Tributes were paid following the death of ‘Mr Lisburn Cricket Club’, Cecil Walker MBE.
Cecil was a life member of the Wallace Park club, which joined in 1944, and served as president with both the Northern Cricket Union (NCU) and the Irish Cricket Union.
He also received an MBE in the Queen’s Birthday Honors in 2011 for service to sport in Northern Ireland.
Lisburn Cricket Club said it was “with deep sadness” that they announced Cecil’s death following a period of illness.
In a statement posted to their social media, the Lisburn CC board added: âTo Gloria, Robin, Jill, Elliott, Shannon and the entire Walker family, we extend the club’s heartfelt condolences at this very sad time. Simply put, Cecil was “Mr. Lisburn’s Cricket Club”.
âA member since 1944, the Ivan Street boy was a distinguished club captain from 1963 to 1967 and again from 1969 to 1971 (his total of eight seasons as captain of the 1st XI remains a club record). won six Challenge Cups early in his playing career before becoming club captain for three senior league titles, leading some of the best teams in Wallace Park cricket history.
âOff the pitch he was a dedicated administrator who became the backbone of the club, holding almost every position at one point or another. He was club secretary for 14 years (1972-1986), president from 1990-1994, president from 1996-1998 and Club Patron from 2000-2004 and again from 2018 upon his death.
âOutside of the park, Cecil was instrumental in the development and administration of Irish Cricket. He served as president of the Northern Cricket Union in 1986, a life member of the NCU and chairman of the Irish Cricket Union in 1988.
âAs his close friend Robin Walsh said in a recent article, ‘If you had to pick a team of those who have made the greatest contributions to cricket in Ireland over the years, Cecil Walker would be written in all caps. even do it captain ‘. “
Cecil’s dedication to Lisburn Cricket Club was recognized in 2008 when the Wallace Park pavilion was named after him.
The statement added: âAs he took a step back from his administrative duties, Cecil’s dedication to his club and his sport was recognized at home and beyond. In 2008, the Wallace Park pavilion was named after him in recognition of his dedication to LCC.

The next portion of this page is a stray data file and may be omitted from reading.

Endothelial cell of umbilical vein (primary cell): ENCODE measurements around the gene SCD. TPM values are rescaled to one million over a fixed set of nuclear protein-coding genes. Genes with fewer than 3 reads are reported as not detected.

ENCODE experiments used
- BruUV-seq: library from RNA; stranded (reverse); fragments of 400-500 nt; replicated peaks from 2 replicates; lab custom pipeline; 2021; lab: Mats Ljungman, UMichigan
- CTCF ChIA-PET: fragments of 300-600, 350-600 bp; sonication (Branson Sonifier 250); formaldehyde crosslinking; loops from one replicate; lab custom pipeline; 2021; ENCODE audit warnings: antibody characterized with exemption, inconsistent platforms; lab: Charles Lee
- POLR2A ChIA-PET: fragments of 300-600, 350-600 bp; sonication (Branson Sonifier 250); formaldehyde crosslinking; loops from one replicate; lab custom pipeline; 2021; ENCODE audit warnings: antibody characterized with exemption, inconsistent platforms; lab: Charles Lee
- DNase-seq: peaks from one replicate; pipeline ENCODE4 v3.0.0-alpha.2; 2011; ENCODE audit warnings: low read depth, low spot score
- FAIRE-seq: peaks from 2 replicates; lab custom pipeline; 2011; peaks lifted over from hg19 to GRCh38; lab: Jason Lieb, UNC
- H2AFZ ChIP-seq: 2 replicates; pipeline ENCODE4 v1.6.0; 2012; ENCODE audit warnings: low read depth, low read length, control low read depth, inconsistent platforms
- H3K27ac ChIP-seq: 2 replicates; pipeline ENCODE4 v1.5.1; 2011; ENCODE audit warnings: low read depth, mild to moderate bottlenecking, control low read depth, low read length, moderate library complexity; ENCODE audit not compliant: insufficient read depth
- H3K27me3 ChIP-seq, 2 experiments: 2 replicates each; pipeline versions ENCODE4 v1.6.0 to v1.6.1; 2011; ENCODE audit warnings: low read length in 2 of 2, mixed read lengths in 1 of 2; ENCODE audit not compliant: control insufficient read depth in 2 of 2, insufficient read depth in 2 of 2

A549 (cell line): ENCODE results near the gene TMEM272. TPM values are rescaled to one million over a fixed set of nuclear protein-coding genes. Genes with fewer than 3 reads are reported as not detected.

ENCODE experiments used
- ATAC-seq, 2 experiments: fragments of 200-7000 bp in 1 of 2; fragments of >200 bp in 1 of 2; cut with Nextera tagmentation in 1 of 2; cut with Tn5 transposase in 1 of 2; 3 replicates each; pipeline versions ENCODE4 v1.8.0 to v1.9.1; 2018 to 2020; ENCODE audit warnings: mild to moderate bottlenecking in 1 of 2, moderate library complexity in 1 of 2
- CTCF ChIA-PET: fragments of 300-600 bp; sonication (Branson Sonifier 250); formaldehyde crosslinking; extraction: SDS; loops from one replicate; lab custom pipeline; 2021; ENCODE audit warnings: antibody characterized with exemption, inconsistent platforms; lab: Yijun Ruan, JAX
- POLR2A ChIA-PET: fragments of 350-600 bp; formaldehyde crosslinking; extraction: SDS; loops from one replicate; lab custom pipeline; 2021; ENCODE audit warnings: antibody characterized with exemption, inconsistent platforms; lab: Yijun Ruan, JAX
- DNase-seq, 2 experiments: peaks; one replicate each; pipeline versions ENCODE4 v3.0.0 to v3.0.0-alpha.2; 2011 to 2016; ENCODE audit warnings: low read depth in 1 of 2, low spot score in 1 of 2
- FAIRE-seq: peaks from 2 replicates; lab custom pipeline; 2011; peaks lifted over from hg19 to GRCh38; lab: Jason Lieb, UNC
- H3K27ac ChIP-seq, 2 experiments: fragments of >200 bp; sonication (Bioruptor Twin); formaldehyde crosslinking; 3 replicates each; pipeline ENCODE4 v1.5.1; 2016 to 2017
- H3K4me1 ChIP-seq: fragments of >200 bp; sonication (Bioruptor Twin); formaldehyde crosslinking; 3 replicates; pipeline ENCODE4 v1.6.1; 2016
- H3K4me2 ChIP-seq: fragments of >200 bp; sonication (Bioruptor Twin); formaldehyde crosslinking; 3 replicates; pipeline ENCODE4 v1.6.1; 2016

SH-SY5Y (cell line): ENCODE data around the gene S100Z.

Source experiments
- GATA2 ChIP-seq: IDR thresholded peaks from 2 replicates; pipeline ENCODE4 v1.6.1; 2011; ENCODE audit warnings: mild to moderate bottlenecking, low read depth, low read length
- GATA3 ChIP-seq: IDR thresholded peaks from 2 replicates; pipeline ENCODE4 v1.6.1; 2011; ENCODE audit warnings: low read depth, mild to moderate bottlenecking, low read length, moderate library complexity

âThis was followed by the receipt of the International Cricket Council Centenary Medal in 2009, which recognizes the exceptional work done by cricket volunteers across the world. Two years later he received an MBE as part of the Queen’s Birthday Honors for service to sport in Northern Ireland. .
âEven though his health has deteriorated over the past few years, he has continued to visit the park most Saturdays with Gloria throughout the 2021 season, to watch his beloved Lisburn. We are incredibly proud of having had Cecil as a member of the Lisburn Cricket Club and for all he has achieved in local cricket.
However, more important than any of his accomplishments in the sport, Cecil was a true gentleman, a great friend to many, a loving father and grandfather and a devoted husband to Sylvia, who passed away in November 2017.
“He will be sadly missed by everyone at Wallace Park.”
Other tributes were paid to Cecil on social media.
Former Press Association Ireland editor Deric Henderson said: “A sad day for the club. He was also a useful table tennis player in his day. He whipped this cheeky kid many years ago. many moons and what a pleasure to meet the great man years later as he watched cricket at Wallace Park. “
Lurgan Cricket Club added: “Very sad to hear this. A true gentleman and a legend from Lisburn. RIP.”
Victoria Cricket Club tweeted: “Very sorry to hear this news. Cecil was a legend not only of Lisburn Cricket but also of the NCU as a whole. Our hearts go out to Victoria to her family and to all of Lisburn CC in this regard. moment.”